PhD Studentship: Development of behavioural deterrents to protect the European eel at dams and powe
Future energy and water resource development and management in the UK must be conducted within the constraints of increasingly stringent environmental legislation. The translation into policy of the environmental legislation passed to address environmental concerns associated with river and estuary engineering for the purposes of electricity generation has significant implications for the operation of current and future infrastructure (e.g. hydropower dams and power stations). In response to concerns related to an international collapse in populations of European eel (Anguilla anguilla), all water abstraction points must ensure that they provide screening systems to prevent ingress of adults and juveniles. For the small juveniles, commonly referred to as elvers, traditional mechanical screens are considered by the regulators not to be fit for purpose as they are incapable of blocking the narrow, and long bodied fish which are assumed to become easily entrained through them or suffer high mortalities as a result of impingement under high velocities. As a result there is a drive to retrofit existing intakes with very fine meshed screens. However, behavioural screening devices that employs stimuli as fish repellents, e.g. lights, sound, bubbles, electric and electromagnetic fields, may provide a more cost effective solution. Although such devices have been developed and employed previously, their efficiencies have been highly variable and site-dependent, and often lower than those obtained using traditional physical screens. Urgently there is a need to develop novel behavioural devices from first principles as an alternative to traditional technology, potentially using multimodal systems (acting on more than one sense simultaneously). To do this, it is necessary to return to basics and address our lack of knowledge about eel response to abiotic stimuli (e.g. sound, bubbles, electric fields) and to test devices to ensure solutions developed are effective in the real world. The focus of this project is to concentrate on developing greater understanding of a range of behavioural cues on multiple eel life-stages so that new devices can be created which may be used in conjunction with traditional screening to improve overall efficiency. In-kind and some financial support for this project will be provided by industry partners.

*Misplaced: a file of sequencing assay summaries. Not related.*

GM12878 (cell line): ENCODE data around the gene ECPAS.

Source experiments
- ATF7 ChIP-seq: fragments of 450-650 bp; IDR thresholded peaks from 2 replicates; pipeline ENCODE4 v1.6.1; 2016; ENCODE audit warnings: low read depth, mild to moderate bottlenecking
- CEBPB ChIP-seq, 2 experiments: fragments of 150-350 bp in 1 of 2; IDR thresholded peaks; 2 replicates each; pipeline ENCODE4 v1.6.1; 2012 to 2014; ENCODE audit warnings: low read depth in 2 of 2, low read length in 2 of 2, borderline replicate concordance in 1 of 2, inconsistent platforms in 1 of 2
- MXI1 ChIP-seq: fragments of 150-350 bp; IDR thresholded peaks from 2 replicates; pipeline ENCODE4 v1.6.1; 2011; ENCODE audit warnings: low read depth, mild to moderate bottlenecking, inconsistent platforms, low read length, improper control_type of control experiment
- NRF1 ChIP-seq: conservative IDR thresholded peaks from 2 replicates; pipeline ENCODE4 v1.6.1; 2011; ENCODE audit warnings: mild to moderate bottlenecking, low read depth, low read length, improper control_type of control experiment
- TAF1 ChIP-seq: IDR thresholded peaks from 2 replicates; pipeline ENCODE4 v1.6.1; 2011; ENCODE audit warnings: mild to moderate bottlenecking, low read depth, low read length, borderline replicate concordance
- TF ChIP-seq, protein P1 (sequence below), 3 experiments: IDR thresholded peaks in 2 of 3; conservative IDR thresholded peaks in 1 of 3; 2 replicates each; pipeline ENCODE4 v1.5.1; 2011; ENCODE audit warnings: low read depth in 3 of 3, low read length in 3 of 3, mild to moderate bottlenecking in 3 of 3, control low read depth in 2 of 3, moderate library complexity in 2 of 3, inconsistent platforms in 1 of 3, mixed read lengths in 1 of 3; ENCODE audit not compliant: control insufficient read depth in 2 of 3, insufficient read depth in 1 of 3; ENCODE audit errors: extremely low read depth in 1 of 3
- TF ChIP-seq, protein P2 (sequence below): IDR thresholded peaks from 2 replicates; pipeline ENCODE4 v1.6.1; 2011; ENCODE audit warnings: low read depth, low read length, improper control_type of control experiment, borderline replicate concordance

The suitable candidate should have an interest in pursuing interdisciplinary research, and will be expected to have a high class degree in either biological or related sciences, or engineering / physics. The candidate must be able to cross the disciplinary divide (i.e. be prepared to learn about acoustics, electromagnetism if from a biology background, or behavioural ecology if from an engineering or physics background).
If you wish to discuss any details of the project informally, please contact Paul Kemp, Water and Environmental Engineering research group, Email: email@example.com, Tel: +44 (0) 2380 59 5871.
This project is being run in participation with the EPSRC Centre for Doctoral Training in Sustainable Infrastructure Systems (View Website). For details of our 4 Year PhD programme and further projects, please see View Website
To apply, please use the following website: http://www.southampton.ac.uk/engineering/postgraduate/research_degrees/apply.page
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